On Thursday, November 22, 2001 5:29 AM Charlie Stross email@example.com
>> The problem, of course, is that while perfect capitalism has never be
>> statutorily allowed to be tried,
> Something a lot of Libertarians seem to avoid thinking about is the
> fact that the minarchist night-watchman state with unhampered capitalism
> that they crave *has* actually been tried. And found wanting.
I don't think so, but let's go on.
> Britain, 1770-1870 or thereabouts. It's near as dammit the minarchist
> state they keep banging on about. No income tax, night-watchman goverment,
> a navy (the main military force) than ran at a profit (by enforcing
> blockades with confiscation of blockade-runner's assets) and so on.
Not exactly. The British Empire at that time did implement a few free
market policies, but overall it was not a minarchy. Taxing, regulating
trade, regulating the banking system, etc. do not a minarchy make.
> It was a roaring success for business -- but it wasn't a very nice place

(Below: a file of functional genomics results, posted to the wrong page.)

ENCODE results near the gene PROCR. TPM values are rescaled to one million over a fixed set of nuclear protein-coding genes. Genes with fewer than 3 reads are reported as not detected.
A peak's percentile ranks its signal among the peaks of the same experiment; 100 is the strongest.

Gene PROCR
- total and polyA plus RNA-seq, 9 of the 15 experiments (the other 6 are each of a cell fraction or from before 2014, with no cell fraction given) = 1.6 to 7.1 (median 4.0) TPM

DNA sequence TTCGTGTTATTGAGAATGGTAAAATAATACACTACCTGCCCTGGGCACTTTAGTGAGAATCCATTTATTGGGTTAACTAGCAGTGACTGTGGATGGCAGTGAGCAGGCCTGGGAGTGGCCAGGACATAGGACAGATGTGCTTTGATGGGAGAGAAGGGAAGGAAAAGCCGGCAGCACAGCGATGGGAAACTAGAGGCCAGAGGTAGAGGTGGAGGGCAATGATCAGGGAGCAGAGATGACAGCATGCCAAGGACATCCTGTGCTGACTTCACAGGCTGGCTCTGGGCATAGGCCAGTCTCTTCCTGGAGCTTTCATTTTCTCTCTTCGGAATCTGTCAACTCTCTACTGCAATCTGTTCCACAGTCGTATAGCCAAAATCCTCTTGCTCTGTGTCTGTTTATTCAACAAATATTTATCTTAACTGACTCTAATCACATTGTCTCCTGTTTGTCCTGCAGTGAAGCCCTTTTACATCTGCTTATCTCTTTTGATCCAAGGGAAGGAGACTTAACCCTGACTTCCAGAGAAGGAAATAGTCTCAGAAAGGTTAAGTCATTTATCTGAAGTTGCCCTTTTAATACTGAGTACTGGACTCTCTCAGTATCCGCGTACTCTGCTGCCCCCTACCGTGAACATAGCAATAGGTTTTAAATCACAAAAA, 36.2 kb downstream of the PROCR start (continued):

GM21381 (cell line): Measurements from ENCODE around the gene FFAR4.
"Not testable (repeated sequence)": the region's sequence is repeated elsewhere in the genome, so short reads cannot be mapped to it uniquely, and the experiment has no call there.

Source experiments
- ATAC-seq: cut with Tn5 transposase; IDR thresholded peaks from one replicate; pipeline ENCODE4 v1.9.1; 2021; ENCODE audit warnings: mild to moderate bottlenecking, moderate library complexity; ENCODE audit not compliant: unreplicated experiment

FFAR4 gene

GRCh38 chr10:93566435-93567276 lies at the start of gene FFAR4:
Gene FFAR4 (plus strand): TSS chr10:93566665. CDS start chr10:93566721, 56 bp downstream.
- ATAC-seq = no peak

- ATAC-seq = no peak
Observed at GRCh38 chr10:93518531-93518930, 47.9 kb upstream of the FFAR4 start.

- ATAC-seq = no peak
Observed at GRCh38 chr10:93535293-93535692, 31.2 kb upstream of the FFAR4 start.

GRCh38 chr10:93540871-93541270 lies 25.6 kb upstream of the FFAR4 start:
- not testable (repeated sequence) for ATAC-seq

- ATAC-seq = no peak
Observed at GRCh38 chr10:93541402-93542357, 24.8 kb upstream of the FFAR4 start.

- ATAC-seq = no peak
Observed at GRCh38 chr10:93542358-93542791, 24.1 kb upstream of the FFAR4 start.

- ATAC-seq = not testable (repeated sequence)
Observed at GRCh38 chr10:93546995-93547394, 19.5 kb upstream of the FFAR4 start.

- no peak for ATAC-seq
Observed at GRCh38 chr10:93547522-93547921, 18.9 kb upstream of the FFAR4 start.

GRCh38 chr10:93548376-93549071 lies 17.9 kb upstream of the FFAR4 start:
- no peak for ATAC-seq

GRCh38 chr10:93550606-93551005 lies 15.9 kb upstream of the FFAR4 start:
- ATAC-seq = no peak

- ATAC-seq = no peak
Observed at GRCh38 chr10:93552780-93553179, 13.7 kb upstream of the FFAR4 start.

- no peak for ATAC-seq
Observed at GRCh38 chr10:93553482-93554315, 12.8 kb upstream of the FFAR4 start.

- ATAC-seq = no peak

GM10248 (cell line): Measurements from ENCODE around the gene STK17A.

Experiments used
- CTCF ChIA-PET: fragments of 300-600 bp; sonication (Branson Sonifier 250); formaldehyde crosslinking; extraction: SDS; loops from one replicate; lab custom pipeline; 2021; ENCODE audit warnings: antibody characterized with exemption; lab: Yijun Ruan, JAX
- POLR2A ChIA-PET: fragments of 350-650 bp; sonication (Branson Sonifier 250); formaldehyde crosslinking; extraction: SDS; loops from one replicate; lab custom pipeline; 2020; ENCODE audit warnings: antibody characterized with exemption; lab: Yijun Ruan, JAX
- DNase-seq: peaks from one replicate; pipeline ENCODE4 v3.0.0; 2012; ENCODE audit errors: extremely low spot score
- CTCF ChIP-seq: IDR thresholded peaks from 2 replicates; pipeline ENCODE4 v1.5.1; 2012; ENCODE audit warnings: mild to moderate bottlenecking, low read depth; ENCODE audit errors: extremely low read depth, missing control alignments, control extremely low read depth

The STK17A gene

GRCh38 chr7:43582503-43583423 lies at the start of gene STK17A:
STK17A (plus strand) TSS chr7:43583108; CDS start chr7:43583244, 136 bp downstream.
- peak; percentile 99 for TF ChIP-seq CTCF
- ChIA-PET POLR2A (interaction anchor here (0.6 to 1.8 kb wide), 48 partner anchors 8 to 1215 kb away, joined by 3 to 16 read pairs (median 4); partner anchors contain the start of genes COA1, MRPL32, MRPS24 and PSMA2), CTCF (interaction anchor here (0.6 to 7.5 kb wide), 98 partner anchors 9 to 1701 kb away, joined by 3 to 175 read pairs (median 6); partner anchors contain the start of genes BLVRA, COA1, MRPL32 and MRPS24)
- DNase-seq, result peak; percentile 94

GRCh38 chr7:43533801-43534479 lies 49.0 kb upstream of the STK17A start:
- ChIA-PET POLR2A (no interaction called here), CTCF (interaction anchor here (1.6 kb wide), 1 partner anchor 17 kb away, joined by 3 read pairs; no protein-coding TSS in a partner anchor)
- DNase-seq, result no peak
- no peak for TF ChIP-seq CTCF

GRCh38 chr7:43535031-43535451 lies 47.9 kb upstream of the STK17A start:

> for ordinary people to live and it sowed the seeds of its own collapse.
> Clue: the pollution was so bad that massive public works had to be created
> to deal with it (read up on The Great Stink of 1853 if you don't believe
> me). Second clue: social conditions were sufficiently bad that *England*
> was where Marx expected the communist revolution to break out. Third
> clue: the libertarian "utopia" of imperial Britain was dismantled from
> the inside out by its own people.
Actually, pollution was encouraged by the governments of England at that
time abrogating private property rights. If property had been protected and
extended, then would be polluters would have had the law against them.
Minarchy is not about one group using the government to take (e.g., tax) or
damage (e.g., pollute) another's property. In fact, that's exactly why many
classical liberals, libertarians, and Objectivists want a minarchy: to stop
It's notable, too, that during much of the same period, government power in
Britain grew. In some areas, granted, there was a decline, but overall it
grew. (Ditto for the US. Federal government power especially grew during
the 19th and even more so in the 20th centuries. The trend continues,
mostly unabated in the US. In Britain, at least, some secessionists are
asserting themselves -- in Scotland and Wales.)
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